New footage of downed cargo plane bound for Maui, which abandoned in O’ahu waters on July 2
July 13, 2021, 9:44 a.m. HST
* Updated July 13 at 9:55 a.m.
The National Transportation Safety Board released images of a cargo plane that landed in the waters off Oah’u earlier this month shortly after takeoff from Daniel K. Inouye International Airport as it was on its way to Kahului, Maui.
Rhoades Aviation Inc., dba Transair, flight 810 crashed at approximately 1:30 a.m. HST on July 2, 2021 in the waters of Māmala Bay approximately 3 km from Ewa Beach. Both members of the two-person flight crew were injured and were rescued by the U.S. Coast Guard and Honolulu Fire Department.
The Boeing 737-200 aircraft was severely damaged and sank. A team of NTSB investigators obtained images of the front and rear fuselage and engine intake housing on the ocean floor. Investigators say the aircraft’s main components (the rear fuselage – including the wings and tail – both engines and the front fuselage) were located on the seabed at depths between 360 and 420 feet.
The NTSB reports that a small amount of floating debris was recovered and transported to Coast Guard Air Station Barbers Point, where it was examined by investigators.
Investigators had planned to use side-scan sonar to study the debris field, the condition of the aircraft and its location, including how far below the surface the aircraft sank. The investigation revealed that the depth of the wreckage is too deep to deploy divers for flight data recovery and cockpit voice recorders.
To date, NTSB operations and human performance investigators have conducted more than 12 interviews: including the flight crew, other Transair personnel, and FAA personnel.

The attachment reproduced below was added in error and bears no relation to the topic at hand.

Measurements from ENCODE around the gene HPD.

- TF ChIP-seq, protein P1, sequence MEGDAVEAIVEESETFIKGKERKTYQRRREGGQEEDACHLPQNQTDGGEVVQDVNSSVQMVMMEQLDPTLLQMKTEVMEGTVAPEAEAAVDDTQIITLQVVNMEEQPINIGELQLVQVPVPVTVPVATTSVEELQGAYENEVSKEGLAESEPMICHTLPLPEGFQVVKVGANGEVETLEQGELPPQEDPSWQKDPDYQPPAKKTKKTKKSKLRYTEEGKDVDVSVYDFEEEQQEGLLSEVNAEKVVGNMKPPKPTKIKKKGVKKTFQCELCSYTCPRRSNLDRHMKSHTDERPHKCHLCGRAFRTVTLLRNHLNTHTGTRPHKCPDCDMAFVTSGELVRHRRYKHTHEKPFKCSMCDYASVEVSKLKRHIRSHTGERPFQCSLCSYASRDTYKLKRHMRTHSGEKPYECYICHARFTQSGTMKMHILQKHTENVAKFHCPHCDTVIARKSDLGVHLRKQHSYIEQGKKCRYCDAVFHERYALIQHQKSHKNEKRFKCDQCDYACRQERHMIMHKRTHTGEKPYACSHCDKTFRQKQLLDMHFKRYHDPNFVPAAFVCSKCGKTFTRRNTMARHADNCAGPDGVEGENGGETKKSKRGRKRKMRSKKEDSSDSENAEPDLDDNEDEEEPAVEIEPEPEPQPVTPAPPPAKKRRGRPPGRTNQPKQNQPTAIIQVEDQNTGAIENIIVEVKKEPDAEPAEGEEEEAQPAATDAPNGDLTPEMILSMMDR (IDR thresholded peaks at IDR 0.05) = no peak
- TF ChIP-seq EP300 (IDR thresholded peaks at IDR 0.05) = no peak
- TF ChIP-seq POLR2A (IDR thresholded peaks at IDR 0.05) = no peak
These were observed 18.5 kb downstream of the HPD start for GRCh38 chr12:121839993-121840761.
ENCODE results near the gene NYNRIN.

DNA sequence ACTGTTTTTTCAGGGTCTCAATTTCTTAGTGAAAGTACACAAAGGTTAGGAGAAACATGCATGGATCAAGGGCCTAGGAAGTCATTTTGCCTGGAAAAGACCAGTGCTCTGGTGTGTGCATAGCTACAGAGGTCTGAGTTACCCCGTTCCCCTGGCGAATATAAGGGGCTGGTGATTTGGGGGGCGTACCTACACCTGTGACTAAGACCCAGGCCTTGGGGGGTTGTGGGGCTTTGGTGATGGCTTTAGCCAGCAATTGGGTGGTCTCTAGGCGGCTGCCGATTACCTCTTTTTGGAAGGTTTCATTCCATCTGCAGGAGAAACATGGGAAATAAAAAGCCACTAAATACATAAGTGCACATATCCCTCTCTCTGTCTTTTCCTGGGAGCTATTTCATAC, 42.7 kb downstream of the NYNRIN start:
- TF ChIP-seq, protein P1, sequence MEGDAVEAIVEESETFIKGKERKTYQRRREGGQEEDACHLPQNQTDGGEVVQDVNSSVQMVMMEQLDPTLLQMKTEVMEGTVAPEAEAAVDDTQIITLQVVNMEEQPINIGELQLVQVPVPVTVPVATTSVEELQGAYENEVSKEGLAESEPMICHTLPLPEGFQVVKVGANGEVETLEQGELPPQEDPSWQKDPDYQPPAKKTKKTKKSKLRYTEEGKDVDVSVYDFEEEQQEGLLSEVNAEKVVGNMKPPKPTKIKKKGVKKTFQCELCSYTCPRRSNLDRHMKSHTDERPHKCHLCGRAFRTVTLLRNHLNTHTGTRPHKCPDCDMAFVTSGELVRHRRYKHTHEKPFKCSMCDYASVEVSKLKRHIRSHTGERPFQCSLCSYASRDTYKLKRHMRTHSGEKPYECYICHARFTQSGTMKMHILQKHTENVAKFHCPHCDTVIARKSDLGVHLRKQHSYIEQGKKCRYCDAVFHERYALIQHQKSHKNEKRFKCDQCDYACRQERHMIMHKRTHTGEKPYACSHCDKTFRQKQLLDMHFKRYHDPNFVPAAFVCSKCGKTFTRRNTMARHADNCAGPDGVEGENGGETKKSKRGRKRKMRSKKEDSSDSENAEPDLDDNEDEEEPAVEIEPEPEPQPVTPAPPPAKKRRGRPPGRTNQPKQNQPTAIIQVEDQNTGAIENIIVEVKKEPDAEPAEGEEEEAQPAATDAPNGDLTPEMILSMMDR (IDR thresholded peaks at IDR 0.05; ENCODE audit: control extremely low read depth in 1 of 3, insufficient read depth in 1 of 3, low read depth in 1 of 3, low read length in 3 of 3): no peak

Shortly after the crash, a Federal Aviation Administration spokesperson told Maui Now the pilots made the emergency landing in the ocean after reporting engine problems.
Other highlights of the survey are as follows:
- Aircraft maintenance records were documented and reviewed by the Aircraft Systems, Powertrain and Maintenance Records Groups of the NTSB.
- Investigators examined a sister ship to familiarize themselves with the setup.
- A fuel sample (from another aircraft that was refueled the same night) was tested. And NO irregularities were found.
- NTSB investigators directed side-scan sonar and remote vehicle operations to locate the wreckage of the plane. Sea Engineering, Inc. used its 43 foot work boat, ‘Huki Pono’ for ROV operations in combination with Chinook ROV, fitted with a secondary GoPro – high definition video recording system, full length transponder. ultra-short wave and Hypack Navigation and DGPS to monitor and record the position of the ROV on the seabed.
- The powertrains, systems, structures, maintenance records, air traffic control and operations / human performance groups have completed the work on site.
- The team will return to O’ahu to retrieve the plane.